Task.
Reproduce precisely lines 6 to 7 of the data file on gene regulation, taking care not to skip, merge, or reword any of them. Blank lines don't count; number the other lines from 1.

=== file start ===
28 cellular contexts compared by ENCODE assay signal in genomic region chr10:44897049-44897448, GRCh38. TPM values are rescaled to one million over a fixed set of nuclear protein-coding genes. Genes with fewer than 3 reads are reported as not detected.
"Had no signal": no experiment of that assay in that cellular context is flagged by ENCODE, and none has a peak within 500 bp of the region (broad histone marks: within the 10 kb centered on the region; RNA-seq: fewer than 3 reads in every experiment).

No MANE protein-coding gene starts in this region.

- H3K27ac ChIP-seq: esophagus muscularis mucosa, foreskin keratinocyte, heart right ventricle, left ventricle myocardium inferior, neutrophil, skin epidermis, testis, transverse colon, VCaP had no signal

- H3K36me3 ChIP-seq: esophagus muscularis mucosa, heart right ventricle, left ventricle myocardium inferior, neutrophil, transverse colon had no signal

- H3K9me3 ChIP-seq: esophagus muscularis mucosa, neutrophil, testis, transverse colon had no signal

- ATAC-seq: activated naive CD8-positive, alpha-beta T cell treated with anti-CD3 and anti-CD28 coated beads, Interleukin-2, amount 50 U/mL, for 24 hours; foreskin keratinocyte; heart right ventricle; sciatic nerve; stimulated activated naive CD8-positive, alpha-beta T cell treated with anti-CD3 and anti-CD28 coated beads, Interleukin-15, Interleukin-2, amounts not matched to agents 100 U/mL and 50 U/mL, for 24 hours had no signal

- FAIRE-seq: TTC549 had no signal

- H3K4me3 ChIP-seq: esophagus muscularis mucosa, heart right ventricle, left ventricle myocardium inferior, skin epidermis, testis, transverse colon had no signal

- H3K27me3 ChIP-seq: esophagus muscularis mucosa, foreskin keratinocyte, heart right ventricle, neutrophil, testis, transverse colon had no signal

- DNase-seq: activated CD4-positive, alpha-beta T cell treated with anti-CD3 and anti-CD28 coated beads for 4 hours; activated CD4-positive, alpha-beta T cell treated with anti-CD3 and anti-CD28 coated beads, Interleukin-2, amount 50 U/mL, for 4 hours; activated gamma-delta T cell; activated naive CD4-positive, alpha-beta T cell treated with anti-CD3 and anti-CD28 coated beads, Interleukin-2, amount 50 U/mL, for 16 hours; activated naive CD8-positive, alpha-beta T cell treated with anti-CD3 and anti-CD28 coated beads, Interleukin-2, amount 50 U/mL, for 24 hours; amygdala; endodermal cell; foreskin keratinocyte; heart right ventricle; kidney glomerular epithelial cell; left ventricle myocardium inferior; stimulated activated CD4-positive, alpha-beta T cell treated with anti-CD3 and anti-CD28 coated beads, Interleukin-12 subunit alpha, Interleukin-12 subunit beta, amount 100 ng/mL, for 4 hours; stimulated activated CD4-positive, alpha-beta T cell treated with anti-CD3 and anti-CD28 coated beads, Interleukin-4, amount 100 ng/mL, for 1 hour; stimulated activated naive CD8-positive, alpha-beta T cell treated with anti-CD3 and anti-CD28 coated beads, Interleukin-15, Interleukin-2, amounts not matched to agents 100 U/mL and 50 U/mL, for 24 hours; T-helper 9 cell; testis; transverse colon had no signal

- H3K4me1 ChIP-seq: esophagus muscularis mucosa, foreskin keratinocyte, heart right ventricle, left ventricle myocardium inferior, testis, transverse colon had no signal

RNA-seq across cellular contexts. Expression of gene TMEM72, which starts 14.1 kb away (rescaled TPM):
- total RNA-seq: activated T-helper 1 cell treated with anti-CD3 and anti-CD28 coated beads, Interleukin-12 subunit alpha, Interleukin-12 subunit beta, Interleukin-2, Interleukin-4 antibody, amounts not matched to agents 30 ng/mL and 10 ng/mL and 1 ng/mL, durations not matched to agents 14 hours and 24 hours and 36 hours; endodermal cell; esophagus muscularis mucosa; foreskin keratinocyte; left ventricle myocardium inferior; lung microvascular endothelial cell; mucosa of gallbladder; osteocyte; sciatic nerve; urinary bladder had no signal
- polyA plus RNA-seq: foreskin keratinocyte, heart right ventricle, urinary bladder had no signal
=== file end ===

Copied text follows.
- H3K9me3 ChIP-seq: esophagus muscularis mucosa, neutrophil, testis, transverse colon had no signal

- ATAC-seq: activated naive CD8-positive, alpha-beta T cell treated with anti-CD3 and anti-CD28 coated beads, Interleukin-2, amount 50 U/mL, for 24 hours; foreskin keratinocyte; heart right ventricle; sciatic nerve; stimulated activated naive CD8-positive, alpha-beta T cell treated with anti-CD3 and anti-CD28 coated beads, Interleukin-15, Interleukin-2, amounts not matched to agents 100 U/mL and 50 U/mL, for 24 hours had no signal